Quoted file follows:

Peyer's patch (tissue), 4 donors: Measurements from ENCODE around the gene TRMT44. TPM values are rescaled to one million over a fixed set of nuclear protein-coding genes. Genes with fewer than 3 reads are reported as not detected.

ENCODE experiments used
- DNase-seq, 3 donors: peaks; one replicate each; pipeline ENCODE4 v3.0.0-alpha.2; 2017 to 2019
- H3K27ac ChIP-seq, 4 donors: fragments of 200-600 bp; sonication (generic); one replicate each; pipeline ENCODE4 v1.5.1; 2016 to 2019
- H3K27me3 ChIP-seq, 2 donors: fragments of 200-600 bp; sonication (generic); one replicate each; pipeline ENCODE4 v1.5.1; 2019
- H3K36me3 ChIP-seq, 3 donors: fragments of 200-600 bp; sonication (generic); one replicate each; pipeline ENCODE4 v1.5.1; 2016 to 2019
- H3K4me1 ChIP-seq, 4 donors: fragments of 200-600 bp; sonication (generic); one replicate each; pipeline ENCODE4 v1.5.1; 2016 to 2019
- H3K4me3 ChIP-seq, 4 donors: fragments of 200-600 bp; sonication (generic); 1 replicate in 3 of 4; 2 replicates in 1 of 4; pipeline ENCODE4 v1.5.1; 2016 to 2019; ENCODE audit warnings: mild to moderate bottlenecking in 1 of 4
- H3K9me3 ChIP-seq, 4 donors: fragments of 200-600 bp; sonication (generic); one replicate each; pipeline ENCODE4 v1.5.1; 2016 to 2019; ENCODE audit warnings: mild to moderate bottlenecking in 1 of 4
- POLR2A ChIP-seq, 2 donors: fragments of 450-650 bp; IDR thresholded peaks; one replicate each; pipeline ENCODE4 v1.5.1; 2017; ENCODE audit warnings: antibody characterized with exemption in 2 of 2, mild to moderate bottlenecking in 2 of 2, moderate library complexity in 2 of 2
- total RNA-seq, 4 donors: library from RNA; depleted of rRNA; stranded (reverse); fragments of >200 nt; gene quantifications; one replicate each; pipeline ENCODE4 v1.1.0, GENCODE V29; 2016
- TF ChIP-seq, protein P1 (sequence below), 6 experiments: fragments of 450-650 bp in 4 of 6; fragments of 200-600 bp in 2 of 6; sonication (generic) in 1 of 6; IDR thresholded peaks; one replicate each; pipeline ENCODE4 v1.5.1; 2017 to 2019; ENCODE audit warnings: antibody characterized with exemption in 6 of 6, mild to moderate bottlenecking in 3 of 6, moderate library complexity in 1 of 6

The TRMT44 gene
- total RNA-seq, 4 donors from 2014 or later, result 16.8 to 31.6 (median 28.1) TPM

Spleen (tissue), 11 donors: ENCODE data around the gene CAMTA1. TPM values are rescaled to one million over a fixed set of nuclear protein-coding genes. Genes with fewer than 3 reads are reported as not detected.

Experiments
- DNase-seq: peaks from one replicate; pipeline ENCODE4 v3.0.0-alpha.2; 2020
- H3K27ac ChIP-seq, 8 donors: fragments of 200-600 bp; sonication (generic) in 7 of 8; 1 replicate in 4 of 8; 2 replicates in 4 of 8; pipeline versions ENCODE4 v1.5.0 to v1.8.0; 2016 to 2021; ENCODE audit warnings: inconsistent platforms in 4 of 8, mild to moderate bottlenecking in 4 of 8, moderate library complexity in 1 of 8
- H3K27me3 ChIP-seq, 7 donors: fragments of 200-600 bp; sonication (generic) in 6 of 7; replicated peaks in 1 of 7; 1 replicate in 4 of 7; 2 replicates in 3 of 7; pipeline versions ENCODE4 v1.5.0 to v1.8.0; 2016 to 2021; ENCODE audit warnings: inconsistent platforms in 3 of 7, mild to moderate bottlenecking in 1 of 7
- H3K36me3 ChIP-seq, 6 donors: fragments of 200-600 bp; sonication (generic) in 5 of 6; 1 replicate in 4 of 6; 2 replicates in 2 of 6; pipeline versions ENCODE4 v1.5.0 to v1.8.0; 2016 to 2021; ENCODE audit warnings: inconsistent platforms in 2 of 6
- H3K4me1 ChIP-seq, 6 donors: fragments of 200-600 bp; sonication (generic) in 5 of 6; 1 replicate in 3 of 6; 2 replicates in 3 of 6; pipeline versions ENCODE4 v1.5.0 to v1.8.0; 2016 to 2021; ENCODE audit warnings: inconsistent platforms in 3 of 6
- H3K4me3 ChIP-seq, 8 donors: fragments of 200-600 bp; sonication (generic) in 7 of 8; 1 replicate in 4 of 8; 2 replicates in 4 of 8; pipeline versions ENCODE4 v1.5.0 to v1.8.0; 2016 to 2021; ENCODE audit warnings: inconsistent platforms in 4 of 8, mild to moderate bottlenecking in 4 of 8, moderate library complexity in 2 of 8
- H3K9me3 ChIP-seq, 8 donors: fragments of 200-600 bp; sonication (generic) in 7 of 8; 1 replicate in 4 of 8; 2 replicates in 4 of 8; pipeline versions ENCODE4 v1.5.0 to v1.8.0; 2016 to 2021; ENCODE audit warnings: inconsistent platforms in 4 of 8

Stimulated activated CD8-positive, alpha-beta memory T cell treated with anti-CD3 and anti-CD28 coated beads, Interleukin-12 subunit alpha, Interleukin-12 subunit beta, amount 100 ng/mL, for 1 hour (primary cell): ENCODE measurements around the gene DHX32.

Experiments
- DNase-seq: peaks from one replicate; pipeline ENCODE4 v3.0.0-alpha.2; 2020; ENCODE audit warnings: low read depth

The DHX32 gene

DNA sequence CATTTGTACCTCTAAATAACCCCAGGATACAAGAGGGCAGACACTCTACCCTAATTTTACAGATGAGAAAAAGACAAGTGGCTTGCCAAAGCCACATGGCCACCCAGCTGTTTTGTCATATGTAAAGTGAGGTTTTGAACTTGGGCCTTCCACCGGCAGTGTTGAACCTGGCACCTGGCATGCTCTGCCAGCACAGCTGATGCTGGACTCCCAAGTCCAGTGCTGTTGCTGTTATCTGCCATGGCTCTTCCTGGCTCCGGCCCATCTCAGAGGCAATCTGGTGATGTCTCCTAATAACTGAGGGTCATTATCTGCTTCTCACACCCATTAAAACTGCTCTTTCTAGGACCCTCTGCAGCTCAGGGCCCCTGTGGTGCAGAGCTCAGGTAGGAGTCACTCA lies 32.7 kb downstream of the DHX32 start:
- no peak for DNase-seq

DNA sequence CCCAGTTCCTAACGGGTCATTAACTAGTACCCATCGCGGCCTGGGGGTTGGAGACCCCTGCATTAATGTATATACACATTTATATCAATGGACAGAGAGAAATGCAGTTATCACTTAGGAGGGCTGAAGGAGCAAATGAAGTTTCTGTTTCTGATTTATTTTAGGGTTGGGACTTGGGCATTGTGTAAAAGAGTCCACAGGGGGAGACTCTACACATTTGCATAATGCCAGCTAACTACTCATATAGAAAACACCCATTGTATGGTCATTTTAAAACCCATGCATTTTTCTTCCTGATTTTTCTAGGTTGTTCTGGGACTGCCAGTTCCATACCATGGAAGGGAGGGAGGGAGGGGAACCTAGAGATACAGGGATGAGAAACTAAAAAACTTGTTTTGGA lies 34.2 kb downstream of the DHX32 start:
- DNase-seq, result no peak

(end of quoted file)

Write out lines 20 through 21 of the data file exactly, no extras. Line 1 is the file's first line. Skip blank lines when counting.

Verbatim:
- H3K36me3 ChIP-seq, 6 donors: fragments of 200-600 bp; sonication (generic) in 5 of 6; 1 replicate in 4 of 6; 2 replicates in 2 of 6; pipeline versions ENCODE4 v1.5.0 to v1.8.0; 2016 to 2021; ENCODE audit warnings: inconsistent platforms in 2 of 6
- H3K4me1 ChIP-seq, 6 donors: fragments of 200-600 bp; sonication (generic) in 5 of 6; 1 replicate in 3 of 6; 2 replicates in 3 of 6; pipeline versions ENCODE4 v1.5.0 to v1.8.0; 2016 to 2021; ENCODE audit warnings: inconsistent platforms in 3 of 6